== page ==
You too, Ratan Tata? When Bajaj and Parle G stand up to trolls, why can’t you?
Tatas had stood up to blackmail by trade unionists and terrorists but have chosen to surrender to trolls. The capitulation and withdrawal of beautiful Tanishq advertisement does the House no credit
Less than ten years ago as India was prospering under the Manmohan Singh regime, I remember Ratan Tata telling a television interviewer he wished he was 20 years younger to be able to fully enjoy the prosperity of India.
We had among the best GDP in the world, and India was headed towards the best stage in the economy, he said and added that you really had to be young and ambitious to enjoy all that. He was regretful that he was a bit older but it would be a good 20 years for people, he said, quite gung-ho about the younger citizens.
Six years later, I wonder what Tata is thinking about the youngsters in this country, if he really wishes to leave behind the kind of dark, gloomy India we have become, what with Hindu-Muslim conflicts and a whole gamut of youngsters unwilling to tolerate harmony and unity.
The kind of contretemps that took over a simple and beautiful ad showing a Muslim family celebrating a baby shower of their Hindu daughter-in-law should have been unremarkable at other times from the Nebruvian era to the days of Dr Singh. But the manner in which bigots trolled the jewellery brand and targeted its Muslim brand ambassador forced Tanishq to withdraw the advertisement in a matter of hours and the Tata group to capitulate to blackmail though they claimed that employee and store safety made them do so.
I am disappointed that such a huge brand does not have the spine to stand by its own beliefs and philosophies and I think it is not just the advertisement that has made them cave in. Ever since the BJP came to power, the party has bent the rules every which way and blackmailed big industrialists and small, and it is sad that the Tata group, which has stood tall in this country for a century or more today finds it lacks a backbone, safety of employees notwithstanding.
Both Bajaj and Parle G brands have withstood pressure, so has food aggregator Zomato and taxi company Ola, all of whom refused to surrender to trolls and bigots and did not suffer the worse for it. Social media pressures have become a reality these days but if others can stand, so could one of the leading companies of the world.
What were the Tatas afraid of in this regard? It cannot simply be a matter of an advertisement for I think if all the other companies could take on the bigots and lose nothing in sales, so could they. However as noted journalist and economist Arun Shourie told some of us, many industrialists are supine and afraid of taking on the government. “Everybody else may have a spine but industries invariably do not,” he had said.
However, there are three industrial houses who are particularly obligated to the current dispensation. I was told by many small and medium enterprises in Gujarat while Narendra Modi was chief minister that out of turn favours were given to Adanis, Ambanis and, yes, Tatas; and that seems to be the singular reason why at least the last has not been able to wriggle out of their obligations to the government.
Which is unfortunate because as far as I can remember the Tatas were a neutral house setting up electoral funds for political parties of all hues, fair to all and favouring none. Now, however, Ratan Tata is obliged to keep Modi in the loop on even internal decisions by his company – if he does not, some government eyebrows are likely to be raised and in today's era can anyone afford to alienate Modi?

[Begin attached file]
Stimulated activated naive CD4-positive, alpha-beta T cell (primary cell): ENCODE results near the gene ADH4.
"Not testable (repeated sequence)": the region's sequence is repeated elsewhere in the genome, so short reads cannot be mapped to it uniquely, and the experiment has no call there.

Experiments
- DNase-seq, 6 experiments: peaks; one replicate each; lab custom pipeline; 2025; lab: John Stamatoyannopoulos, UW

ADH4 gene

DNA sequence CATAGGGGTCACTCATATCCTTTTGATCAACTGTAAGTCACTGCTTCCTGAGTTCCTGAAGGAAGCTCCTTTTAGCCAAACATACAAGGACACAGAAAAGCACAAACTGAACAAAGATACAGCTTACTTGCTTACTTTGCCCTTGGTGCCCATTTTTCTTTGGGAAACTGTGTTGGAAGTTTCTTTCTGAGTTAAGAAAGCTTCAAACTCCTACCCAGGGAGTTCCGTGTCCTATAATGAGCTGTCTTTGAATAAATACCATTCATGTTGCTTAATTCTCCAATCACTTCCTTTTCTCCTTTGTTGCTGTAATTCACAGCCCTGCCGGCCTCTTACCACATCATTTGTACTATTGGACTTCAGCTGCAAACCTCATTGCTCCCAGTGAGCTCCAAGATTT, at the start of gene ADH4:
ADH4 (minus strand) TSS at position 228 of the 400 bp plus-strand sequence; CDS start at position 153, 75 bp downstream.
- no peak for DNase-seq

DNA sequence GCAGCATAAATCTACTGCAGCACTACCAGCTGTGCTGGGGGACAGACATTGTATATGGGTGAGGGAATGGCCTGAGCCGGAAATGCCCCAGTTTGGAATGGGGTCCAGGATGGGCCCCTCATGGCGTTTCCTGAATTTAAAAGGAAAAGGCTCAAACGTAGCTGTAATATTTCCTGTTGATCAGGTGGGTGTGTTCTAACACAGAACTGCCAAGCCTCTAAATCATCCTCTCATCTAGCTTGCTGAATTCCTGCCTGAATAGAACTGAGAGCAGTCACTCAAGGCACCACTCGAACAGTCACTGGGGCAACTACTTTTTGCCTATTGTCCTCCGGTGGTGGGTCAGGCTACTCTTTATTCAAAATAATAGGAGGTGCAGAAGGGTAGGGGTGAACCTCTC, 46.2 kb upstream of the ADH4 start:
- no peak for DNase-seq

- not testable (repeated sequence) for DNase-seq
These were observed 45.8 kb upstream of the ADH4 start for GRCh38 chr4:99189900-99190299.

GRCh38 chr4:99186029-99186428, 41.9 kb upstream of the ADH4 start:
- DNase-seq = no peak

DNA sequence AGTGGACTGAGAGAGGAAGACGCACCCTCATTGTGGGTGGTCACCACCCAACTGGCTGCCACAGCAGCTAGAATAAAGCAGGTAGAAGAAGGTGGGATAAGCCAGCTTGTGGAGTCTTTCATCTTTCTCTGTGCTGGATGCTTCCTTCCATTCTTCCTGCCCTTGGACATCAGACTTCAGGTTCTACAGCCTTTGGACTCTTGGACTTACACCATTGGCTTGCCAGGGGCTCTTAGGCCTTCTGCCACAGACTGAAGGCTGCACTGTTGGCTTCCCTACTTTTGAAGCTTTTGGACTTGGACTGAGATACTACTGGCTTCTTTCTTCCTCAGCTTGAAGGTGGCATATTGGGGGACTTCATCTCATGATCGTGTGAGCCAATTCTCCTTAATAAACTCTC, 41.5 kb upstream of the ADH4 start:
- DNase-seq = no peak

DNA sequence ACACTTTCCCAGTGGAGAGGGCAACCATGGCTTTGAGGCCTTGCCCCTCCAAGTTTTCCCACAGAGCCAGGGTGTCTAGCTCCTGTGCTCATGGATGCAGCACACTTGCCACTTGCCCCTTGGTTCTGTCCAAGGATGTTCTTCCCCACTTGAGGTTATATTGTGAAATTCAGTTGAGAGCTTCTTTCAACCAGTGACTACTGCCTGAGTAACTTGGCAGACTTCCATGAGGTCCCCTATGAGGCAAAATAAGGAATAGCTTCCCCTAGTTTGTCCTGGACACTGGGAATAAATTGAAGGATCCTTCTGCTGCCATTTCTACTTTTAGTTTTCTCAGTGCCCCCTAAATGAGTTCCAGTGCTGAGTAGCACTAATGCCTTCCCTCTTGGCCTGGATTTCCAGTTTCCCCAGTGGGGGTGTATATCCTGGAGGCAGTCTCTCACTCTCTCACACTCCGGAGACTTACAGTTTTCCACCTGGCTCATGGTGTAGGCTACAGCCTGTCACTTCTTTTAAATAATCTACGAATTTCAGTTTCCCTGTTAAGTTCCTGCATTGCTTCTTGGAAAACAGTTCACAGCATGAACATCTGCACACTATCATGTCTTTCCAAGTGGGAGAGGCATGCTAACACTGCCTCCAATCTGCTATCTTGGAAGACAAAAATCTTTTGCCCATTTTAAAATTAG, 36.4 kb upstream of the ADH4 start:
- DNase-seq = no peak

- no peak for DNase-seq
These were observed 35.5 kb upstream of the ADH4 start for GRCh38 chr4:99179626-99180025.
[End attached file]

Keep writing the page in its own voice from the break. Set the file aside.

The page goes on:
Tatas have a genteel history of philanthropy with so many institutions named after them. They are the leaders of the community ever since I have known and two recent incidents remind me that Ratan Tata was not so supine several years ago.
When Sharad Pawar was chief minister of Maharashtra, the Tata group came up for blackmail by some trade unionists and shareholders. Pawar intervened but Tata stood firm, refusing to give in to the blackmail. There was a lot of fire and fury but ultimately Tatas won out. Some years later, when Tata Tea was under fire by terrorists in Assam, he stood firm again, refusing to cave in and making no compromises with the government.
But if Tanishq now feels compelled to give in to bigotry, I wonder how much the culture in that group has changed and why it is so frightened of trolls. Admittedly, social media is a very hostile medium but if ordinary women, including some journalists, can withstand rape and other threats on these platforms, I would have thought the Tatas would dig in their heels and refuse to capitulate. But ultimately, it’s to be all about money -not only that, Tanishq is the finest brand of jewellery in India but the company has its fingers in several pies, -those pies belong to the government and the group would not like to endanger its bottom lines.
So why do Bajajs, Parle and Zomato have the courage to cock a snook at the bigots despite having their own bottomline to guard? I think it is a matter of ideology and commitment. A businessman friend of mine once told me, a relative of his who hated the then Prime Minister from the bottom of his heart, nevertheless invited the PM to inaugurate a new factory. The PM was charming, he was gracious but after the PM left, this friend asked him how he had got over his paranoia. “I didn't, “the relative said. "Asking the PM to come here got me two things – the envy of fellow travellers and a road to my factory, which would never have got built if the Prime Minister had not visited. I might hate the PM but I am not going to allow that hate to prevent my profits.”
Hate and profits. Somehow the two things have been turned on their head but I expected at least Ratan Tata to stand firm and not give up on India.